Sacred Desire

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Still, though, think about this, this great pull in us to connect
–Hafiz

Nancy Morrison and Sally Severino are psychiatrists who have been practicing contemplative prayer for many years. Both doctors decided that they wanted to bring the insights they had gained from science together with the insights they had gained through their contemplative prayer practice. What they found is that we are “hard wired” to connect with each other. Our biology is such that we depend on connections with other humans, as well as all sentient beings, in order not only to thrive but to survive.

Drs. Morrison and Severino make their point in a compelling way. I heard them speak at a conference in New Mexico this summer where they defined sacred desire as “the urge to connect and be one with God who is in the universe and in each other.” One of the primary ways that we do this is through what they called resonant attuning – connecting in harmony with the subjectivity of another. Attuning is how we biologically, psychologically, and spiritually connect with one another, and it may be largely non-verbal. To illustrate this they showed us video clips of a mother and baby connecting with each other through eye contact, smiles, and cooing. Both were happy, and empowered by their connection. In another clip a Dad played with his baby in the same way. But after a few minutes, he was told to ignore the baby. In the space of about a minute the baby went from feeling happy, contented, and loved, to being confused, afraid, and sad.

Apparently, when we connect with each other, a certain hormone is released that makes us want to connect more; in short, when we feel loved, happy, and empowered, we want to pass it on to others and our biology helps us do this. According to Severino and Morrison, the more of this hormone we release through resonant attuning, the more there is available to us. In a sense, you could say, there is no shortage of love within us.

You and I know intuitively that this is true. All the great spiritual teachers confirm this. Witness the quote from the Islamic mystic, Hafiz, above. But if this is so, why is there so much suffering in the world? Why do we sometimes feel worn out, depressed and unloved? Morrison and Severino explain this through what they call dissonant attuning–connecting in disharmony with each other–or not connecting at all (like the Dad and his baby.)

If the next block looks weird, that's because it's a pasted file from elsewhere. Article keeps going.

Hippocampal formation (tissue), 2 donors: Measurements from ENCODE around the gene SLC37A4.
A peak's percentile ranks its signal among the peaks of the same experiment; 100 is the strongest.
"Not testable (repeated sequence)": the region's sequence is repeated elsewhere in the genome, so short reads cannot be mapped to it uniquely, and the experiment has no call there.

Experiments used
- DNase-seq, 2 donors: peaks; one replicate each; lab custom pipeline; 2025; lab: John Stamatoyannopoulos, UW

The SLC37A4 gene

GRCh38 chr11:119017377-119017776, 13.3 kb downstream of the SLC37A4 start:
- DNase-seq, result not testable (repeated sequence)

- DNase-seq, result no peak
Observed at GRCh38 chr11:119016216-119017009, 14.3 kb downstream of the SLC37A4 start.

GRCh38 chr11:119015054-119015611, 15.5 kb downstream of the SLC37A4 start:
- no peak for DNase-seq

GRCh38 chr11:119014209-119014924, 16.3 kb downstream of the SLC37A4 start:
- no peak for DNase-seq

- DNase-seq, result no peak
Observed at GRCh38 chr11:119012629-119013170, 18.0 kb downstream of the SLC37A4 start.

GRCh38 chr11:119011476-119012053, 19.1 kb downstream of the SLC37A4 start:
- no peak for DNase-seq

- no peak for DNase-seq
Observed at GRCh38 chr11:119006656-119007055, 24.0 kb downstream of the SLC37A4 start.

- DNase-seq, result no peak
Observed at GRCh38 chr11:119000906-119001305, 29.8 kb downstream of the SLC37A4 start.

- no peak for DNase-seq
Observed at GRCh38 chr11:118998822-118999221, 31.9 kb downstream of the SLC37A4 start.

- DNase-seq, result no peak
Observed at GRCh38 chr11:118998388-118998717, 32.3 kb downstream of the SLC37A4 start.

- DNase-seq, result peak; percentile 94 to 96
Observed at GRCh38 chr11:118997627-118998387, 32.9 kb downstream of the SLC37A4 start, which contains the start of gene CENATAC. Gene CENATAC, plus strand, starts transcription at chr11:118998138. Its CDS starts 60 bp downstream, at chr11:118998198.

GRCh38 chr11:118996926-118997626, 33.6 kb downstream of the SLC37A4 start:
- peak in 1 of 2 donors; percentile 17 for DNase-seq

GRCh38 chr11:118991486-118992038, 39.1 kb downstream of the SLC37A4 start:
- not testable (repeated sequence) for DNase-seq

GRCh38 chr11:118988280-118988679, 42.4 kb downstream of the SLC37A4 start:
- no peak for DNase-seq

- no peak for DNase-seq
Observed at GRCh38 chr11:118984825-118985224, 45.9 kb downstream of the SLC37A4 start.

I thought about all of this today at church when I heard the reading from Matthew’s gospel about Peter seeing Jesus walking on the water. Peter stepped out of the boat and began walking on the water to Jesus. “But,” said the homilist, “distracted by the chaos and confusion around him he took his eyes off of Jesus and began to sink.” What struck me was the priest’s phrase, “distracted by the chaos and confusion around him.” This happens to me all the time as I speed through my packed agenda. I mean well, but somehow I get distracted and take my eyes off of what is really essential —“this great pull in (me) to connect.”  For instance, I may fail to make eye contact with others, forgo the opportunity to smile or offer a friendly pat on the shoulder. Simple things that are also salvific— they heal us.

Jesus told us we have the power to heal each other. The novelist E. M. Forester said all he had learned in life could be summed up in two words—”only connect.” I remember I have the power to heal myself and others when I sit in the silence of my contemplative practice. The demons of distraction and confusion may swirl around me, but there is also the good true hand of the Other reaching through the chaos to heal me.